Thomas Beatie, the transgender man who bore a daughter four months ago, has become the public face of an issue for many other transgender people: having their roles as parents legally recognized.
In an exclusive interview airing tonight on "20/20," Beatie told Barbara Walters that he is pregnant with his second child.
After the birth of their baby girl, Susan, in June, Thomas Beatie, 34, and his wife, Nancy, 46, of Bend, Ore., found themselves in a legal thicket that serves as a cautionary tale for other transgender families.
Thomas Beatie is legally male. But as the parent who gave birth, he was listed by the state of Oregon on the birth certificate as the "mother." His spouse was then listed as their baby's "father."
Later, those designations were scrapped by the state for the gender-neutral term "parent," which is commonly used on the birth certificates of children of same-sex couples. For the Beaties, this was still upsetting.
"In essence, they are invalidating our marriage," Thomas Beatie said. "It is very upsetting to me. I feel that it's a flawed document."
When asked whether he sees himself as Susan's father or her mother, Thomas Beatie said, "I am my daughter's father, and that's all I'll ever be to her. Nancy is Susan's mother.
"It just goes to prove that mother and father are social terms," he said. "You don't have to be biologically related to your child to be a mother or a father."
Suzanne Goldberg, who directs the Sexuality and Gender Law Clinic at Columbia University in New York City, sympathizes with the Beaties' frustrations but says they should not be overly concerned about how they are listed on the birth certificate.
"It's hard to imagine a birth certificate being used as a basis to challenge a marriage," Goldberg said.
"What matters is that the adults involved are designated as 'parent.' It doesn't matter legally whether one adult is called 'mother' or 'father.' Those are social categories. They don't have legal meaning in this context."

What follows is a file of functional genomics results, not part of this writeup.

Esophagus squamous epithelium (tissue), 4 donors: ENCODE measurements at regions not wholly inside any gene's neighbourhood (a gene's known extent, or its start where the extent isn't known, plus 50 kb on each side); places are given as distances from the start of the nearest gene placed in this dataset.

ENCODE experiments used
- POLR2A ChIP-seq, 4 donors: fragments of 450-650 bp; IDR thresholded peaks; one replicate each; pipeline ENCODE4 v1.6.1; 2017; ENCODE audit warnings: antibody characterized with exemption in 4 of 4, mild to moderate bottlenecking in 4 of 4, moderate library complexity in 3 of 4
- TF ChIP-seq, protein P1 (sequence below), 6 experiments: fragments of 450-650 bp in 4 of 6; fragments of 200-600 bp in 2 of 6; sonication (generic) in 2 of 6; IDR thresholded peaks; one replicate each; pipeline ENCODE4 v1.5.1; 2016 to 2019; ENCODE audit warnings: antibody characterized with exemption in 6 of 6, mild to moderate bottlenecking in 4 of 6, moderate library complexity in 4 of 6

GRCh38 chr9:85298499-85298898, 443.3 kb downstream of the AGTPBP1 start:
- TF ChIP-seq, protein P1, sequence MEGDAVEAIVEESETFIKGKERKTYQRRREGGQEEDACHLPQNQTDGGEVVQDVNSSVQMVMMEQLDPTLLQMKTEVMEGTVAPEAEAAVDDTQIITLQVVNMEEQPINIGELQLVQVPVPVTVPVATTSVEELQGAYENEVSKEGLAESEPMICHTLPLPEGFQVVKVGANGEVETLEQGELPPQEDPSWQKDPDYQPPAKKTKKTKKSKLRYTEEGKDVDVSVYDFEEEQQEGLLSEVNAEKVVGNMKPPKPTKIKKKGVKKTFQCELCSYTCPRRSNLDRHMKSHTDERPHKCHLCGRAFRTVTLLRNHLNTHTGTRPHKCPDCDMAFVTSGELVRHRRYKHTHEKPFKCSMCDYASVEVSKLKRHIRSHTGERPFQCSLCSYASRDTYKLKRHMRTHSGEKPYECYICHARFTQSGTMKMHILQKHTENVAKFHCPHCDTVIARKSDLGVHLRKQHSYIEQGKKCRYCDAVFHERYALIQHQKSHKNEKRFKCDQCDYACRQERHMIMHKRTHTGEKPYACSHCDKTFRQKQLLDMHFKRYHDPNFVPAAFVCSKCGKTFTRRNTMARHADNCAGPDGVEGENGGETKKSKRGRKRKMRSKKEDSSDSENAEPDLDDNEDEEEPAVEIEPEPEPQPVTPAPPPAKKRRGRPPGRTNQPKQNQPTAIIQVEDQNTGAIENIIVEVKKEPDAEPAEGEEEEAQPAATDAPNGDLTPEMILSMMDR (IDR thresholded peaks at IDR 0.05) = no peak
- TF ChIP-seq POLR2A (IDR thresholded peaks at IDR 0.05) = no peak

'Pregnant Man': Birth Certificate 'Flawed'
The potential trouble spot, according to legal experts, is not the wording on the birth certificate but the possibility that Nancy Beatie's parental rights could be revoked.
As the biological parent, Thomas Beatie has legally secure rights. His wife, on the other hand, is not biologically related to their baby but is granted parental rights by virtue of her marriage to Thomas Beatie.
So if the validity of their marriage were challenged, experts say, Nancy Beatie's parental rights could be in jeopardy.
"There is litigation in other states over whether their marriage would be recognized," said Nancy Polikoff, a law professor at American University in Washington, D.C.
Polikoff envisioned a scenario in which the Beaties moved to a state that refuses to recognize Thomas Beatie's legal sex change in Hawaii. If that happens, his marriage would be revoked as an illegal same-sex marriage and Nancy Beatie's parental status could be questioned.
That would be a nightmare for the Beaties.
"Oh, I think we're very worried," Nancy Beatie said. "We're both very worried."
Said Thomas Beatie: "If something were to happen to me, I want to make sure that Nancy has custody over her daughter."
In 2002, when he was already in a relationship with Nancy, Thomas Beatie had sex reassignment surgery to remove his breasts.
With a letter from a doctor certifying his psychological testing and irreversible surgery, Thomas Beatie was allowed to legally change his birth certificate from female to male and his name from Tracy to Thomas in the state of Hawaii.
The couple married in 2003 and he became pregnant after his wife inseminated him with sperm purchased on the Internet and a syringe purchased at a pet store. The couple were rejected by nine doctors when they sought artificial insemination. Susan was born June 29.
In order to secure Nancy Beatie's parental rights, lawyers advise the Beaties to do what many same-sex couples with children do -- have Nancy Beatie, as the nonbiological parent, adopt their baby.
"When there is a slight question whether the marriage will be upheld by a court if it's challenged, the nonbiological parent will take the step of adopting the child, not because it's always necessary but just to make absolutely sure that the parent-child relationship is legally protected," Columbia's Goldberg said.
Polikoff of American University said, "Adoption will guarantee recognition in all states."
The Beaties agree that adoption would protect them, but they don't want to do that as a matter of principle. They see themselves as a legally married heterosexual couple. They note that they file taxes jointly as husband and wife.
"We shouldn't have to adopt our own daughter," Thomas Beatie said.
The Beaties are seeking legal representation to pursue a change in the birth certificate.
"I feel that it's a flawed document," he said. "We'd like to see this process remedied for the next child, for the next pregnant man."